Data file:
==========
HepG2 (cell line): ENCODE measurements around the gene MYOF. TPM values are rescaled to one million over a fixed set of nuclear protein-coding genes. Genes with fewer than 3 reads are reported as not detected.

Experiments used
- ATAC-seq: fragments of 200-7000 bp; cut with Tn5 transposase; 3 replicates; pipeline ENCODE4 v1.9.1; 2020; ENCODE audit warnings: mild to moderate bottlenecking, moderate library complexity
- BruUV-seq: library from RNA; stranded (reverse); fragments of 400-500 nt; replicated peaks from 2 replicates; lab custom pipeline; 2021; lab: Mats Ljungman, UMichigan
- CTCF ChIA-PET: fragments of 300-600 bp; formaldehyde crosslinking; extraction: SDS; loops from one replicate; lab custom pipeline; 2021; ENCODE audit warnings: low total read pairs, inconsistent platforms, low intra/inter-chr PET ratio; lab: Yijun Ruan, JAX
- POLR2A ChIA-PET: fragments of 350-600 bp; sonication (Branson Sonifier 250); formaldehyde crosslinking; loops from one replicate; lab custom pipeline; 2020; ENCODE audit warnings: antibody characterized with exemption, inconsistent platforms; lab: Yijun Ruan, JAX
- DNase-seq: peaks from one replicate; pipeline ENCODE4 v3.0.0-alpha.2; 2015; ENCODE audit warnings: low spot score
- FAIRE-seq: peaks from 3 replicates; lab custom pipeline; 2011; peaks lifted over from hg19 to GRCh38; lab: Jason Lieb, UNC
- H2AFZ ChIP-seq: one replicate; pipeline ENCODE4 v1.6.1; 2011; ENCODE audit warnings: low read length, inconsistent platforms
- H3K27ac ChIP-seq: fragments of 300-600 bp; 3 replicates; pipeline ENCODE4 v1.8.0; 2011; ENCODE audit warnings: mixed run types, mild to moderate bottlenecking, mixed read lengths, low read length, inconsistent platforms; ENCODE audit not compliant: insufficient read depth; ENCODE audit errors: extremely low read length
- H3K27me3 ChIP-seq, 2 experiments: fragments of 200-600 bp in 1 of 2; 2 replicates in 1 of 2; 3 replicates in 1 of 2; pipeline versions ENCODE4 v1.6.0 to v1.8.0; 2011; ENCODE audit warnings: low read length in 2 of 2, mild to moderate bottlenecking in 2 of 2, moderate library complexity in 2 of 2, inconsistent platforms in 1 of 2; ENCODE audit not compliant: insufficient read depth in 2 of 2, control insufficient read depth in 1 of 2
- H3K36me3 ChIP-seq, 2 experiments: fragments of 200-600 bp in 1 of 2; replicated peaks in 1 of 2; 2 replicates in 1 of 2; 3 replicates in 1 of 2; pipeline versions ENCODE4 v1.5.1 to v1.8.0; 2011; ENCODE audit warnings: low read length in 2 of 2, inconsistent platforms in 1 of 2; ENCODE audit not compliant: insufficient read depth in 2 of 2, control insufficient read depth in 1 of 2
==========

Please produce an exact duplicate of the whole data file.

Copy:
HepG2 (cell line): ENCODE measurements around the gene MYOF. TPM values are rescaled to one million over a fixed set of nuclear protein-coding genes. Genes with fewer than 3 reads are reported as not detected.

Experiments used
- ATAC-seq: fragments of 200-7000 bp; cut with Tn5 transposase; 3 replicates; pipeline ENCODE4 v1.9.1; 2020; ENCODE audit warnings: mild to moderate bottlenecking, moderate library complexity
- BruUV-seq: library from RNA; stranded (reverse); fragments of 400-500 nt; replicated peaks from 2 replicates; lab custom pipeline; 2021; lab: Mats Ljungman, UMichigan
- CTCF ChIA-PET: fragments of 300-600 bp; formaldehyde crosslinking; extraction: SDS; loops from one replicate; lab custom pipeline; 2021; ENCODE audit warnings: low total read pairs, inconsistent platforms, low intra/inter-chr PET ratio; lab: Yijun Ruan, JAX
- POLR2A ChIA-PET: fragments of 350-600 bp; sonication (Branson Sonifier 250); formaldehyde crosslinking; loops from one replicate; lab custom pipeline; 2020; ENCODE audit warnings: antibody characterized with exemption, inconsistent platforms; lab: Yijun Ruan, JAX
- DNase-seq: peaks from one replicate; pipeline ENCODE4 v3.0.0-alpha.2; 2015; ENCODE audit warnings: low spot score
- FAIRE-seq: peaks from 3 replicates; lab custom pipeline; 2011; peaks lifted over from hg19 to GRCh38; lab: Jason Lieb, UNC
- H2AFZ ChIP-seq: one replicate; pipeline ENCODE4 v1.6.1; 2011; ENCODE audit warnings: low read length, inconsistent platforms
- H3K27ac ChIP-seq: fragments of 300-600 bp; 3 replicates; pipeline ENCODE4 v1.8.0; 2011; ENCODE audit warnings: mixed run types, mild to moderate bottlenecking, mixed read lengths, low read length, inconsistent platforms; ENCODE audit not compliant: insufficient read depth; ENCODE audit errors: extremely low read length
- H3K27me3 ChIP-seq, 2 experiments: fragments of 200-600 bp in 1 of 2; 2 replicates in 1 of 2; 3 replicates in 1 of 2; pipeline versions ENCODE4 v1.6.0 to v1.8.0; 2011; ENCODE audit warnings: low read length in 2 of 2, mild to moderate bottlenecking in 2 of 2, moderate library complexity in 2 of 2, inconsistent platforms in 1 of 2; ENCODE audit not compliant: insufficient read depth in 2 of 2, control insufficient read depth in 1 of 2
- H3K36me3 ChIP-seq, 2 experiments: fragments of 200-600 bp in 1 of 2; replicated peaks in 1 of 2; 2 replicates in 1 of 2; 3 replicates in 1 of 2; pipeline versions ENCODE4 v1.5.1 to v1.8.0; 2011; ENCODE audit warnings: low read length in 2 of 2, inconsistent platforms in 1 of 2; ENCODE audit not compliant: insufficient read depth in 2 of 2, control insufficient read depth in 1 of 2